Police say barricade suspect was on a 'one-man crime spree'

A suspect on a "one-man crime spree" shot and killed a person Friday after a botched carjacking, authorities said, then took his life after drawing officers into an hours-long standoff at a Baltimore nonprofit.

The morning incident, which closed roads and blocked off businesses in the Charles North neighborhood, was the latest in a string of attacks that police attributed to Robert Hopkins, 28.


The carjacking killing was one of at least three Baltimore homicides Friday, continuing a violent start to the new year.

A male victim was fatally stabbed in Southwest Baltimore, and another was shot and killed near the city's northeastern border, bringing the homicide count to 13 in 2014. By the same time last year, the city had seen just one homicide.


At a news conference, police Commissioner Anthony W. Batts said he was "acutely aware" of the violence since New Year's Day. He characterized the incidents as "a little bit more random" than usual, which makes them more difficult to anticipate.

Police said they are responding to the crime by adjusting their deployments and adding manpower to street patrols. "We will maintain and sustain our initiatives," Batts said.

Police said the Charles North case began about 2 a.m., when Hopkins shot a person in a car on Maryland Avenue near West 22nd Street. As police arrived, he holed up in the nearby offices of the Family Tree, which serves abused and neglected children. Police believe Hopkins selected the location at random; officials at the nonprofit organization could not be reached for comment.

He was dead by 10:30 a.m., when police sent a robot into the building.

"Most likely, we're looking at a multitude of other crimes we think he might be responsible for or connected to at the beginning of the year," Batts said during a news conference at police headquarters. Officers had were seeking him on a warrant for an incident Dec. 28 and said witnesses had identified him in two other cases.

Police said they found a gun near Hopkins' body and believe it was the weapon used in the suicide and earlier fatal shooting. The victim in the 2 a.m. shooting, who was dead when police arrived, was identified as 28-year-old Spencer Falcon.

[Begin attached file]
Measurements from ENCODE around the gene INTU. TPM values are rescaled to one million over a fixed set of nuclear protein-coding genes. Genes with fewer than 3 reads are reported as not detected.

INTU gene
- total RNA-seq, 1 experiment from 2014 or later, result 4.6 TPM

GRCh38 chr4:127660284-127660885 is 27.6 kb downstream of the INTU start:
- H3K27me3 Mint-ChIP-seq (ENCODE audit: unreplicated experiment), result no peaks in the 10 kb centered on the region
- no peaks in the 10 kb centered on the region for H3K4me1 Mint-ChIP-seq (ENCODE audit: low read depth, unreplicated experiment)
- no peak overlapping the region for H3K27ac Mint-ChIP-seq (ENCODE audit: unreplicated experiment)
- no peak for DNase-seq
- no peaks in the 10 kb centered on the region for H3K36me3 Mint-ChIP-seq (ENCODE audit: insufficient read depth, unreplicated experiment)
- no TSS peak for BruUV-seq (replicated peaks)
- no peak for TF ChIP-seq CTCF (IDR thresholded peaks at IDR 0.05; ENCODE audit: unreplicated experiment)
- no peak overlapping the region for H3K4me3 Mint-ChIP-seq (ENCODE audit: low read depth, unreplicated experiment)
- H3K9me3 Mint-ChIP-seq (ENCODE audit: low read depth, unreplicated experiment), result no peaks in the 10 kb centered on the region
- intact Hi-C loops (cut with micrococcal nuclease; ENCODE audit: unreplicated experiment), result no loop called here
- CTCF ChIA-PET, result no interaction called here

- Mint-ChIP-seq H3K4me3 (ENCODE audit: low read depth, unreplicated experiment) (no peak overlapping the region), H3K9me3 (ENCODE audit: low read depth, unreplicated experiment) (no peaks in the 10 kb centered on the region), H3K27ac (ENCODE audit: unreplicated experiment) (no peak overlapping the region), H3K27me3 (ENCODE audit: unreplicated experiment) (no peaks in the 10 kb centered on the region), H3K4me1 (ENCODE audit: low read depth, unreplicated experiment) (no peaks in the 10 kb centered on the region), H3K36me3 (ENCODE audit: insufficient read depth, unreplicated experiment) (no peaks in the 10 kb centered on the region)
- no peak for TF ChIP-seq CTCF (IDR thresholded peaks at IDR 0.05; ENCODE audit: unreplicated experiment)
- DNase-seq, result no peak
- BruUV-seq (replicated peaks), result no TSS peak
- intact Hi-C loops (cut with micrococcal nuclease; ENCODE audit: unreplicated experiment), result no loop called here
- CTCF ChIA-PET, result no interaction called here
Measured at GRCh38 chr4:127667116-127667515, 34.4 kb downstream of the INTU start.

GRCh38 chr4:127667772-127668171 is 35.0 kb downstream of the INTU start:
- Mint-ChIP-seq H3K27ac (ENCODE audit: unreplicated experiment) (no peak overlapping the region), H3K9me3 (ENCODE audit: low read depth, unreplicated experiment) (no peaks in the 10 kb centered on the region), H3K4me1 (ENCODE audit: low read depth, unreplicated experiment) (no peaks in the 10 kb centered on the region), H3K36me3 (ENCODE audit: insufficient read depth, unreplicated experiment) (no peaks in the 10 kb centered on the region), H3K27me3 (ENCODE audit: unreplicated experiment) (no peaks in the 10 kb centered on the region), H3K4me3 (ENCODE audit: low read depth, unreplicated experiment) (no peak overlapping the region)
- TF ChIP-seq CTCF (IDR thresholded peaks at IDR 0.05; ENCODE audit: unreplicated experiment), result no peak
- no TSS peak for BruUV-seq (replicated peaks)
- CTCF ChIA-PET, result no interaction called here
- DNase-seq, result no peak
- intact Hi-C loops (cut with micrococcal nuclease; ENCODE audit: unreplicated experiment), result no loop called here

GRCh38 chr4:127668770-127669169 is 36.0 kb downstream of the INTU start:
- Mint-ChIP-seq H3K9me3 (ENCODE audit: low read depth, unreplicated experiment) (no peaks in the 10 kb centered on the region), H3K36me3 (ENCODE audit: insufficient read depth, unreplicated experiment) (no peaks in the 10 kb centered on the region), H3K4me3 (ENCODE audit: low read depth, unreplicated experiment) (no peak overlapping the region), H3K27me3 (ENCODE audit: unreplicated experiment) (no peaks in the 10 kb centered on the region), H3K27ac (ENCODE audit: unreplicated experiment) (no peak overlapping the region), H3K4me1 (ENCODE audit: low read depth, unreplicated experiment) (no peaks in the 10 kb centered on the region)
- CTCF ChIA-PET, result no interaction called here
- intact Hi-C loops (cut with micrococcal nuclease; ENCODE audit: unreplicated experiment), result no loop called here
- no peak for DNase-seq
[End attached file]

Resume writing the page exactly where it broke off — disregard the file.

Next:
Police said Hopkins' crime spree is believed to have begun Dec. 28 with the theft of a vehicle. The vehicle's owner tracked it down using an OnStar security device and saw Hopkins. Police said Hopkins robbed the victim of $200 and then fired a gun as the man fled.

At 2:30 a.m. Jan. 8, police said, Hopkins shot another driver in a sedan in the 3400 block of Reisterstown Road. The victim's injuries were not life-threatening.

After noon that day, police said, Hopkins entered a sedan in the 1100 block of N. Monroe St., pulled a handgun on a woman and demanded that she perform a sex act. She refused and ran away as Hopkins fired in her direction. The woman was not injured.

On Friday, witnesses led police to the Family Tree building.

Based on the location of Hopkins' wounds, police said, they concluded that his injuries were self-inflicted.

Batts said police did not enter the building or exchange gunfire with Hopkins.


"We sent in a robot to check the location, and he ended his own life talking to one of our negotiators," Batts said.

Hopkins' family declined to comment.

Hopkins was sentenced in 2009 to 10 years in prison with all but two years suspended for a sexual offense, court records show. An attempted-murder case from 2006 was dropped by city prosecutors, and drug cases in 2004 brought sentences of seven and five years with all but time served suspended, according to court records.

Deputy police Commissioner Jerry Rodriguez praised the officers who responded to the scene Friday.

While Hopkins was in the building, police at the intersection of East 21st and North Charles streets used a loudspeaker to urge him to answer a phone ringing on the third floor. They said he could resolve the situation peacefully and offered him medical attention if he needed it.

At 8 a.m., numerous people waited at the perimeter of the scene, unable to get to their homes, jobs, cars and a methadone program on Maryland Avenue.

John King, 71, who said he's lived for 30 years about two blocks north of the standoff scene, said police came to his door about 5 a.m. and told him to stay inside.

Baltimore Sun reporter Justin Fenton contributed to this article.




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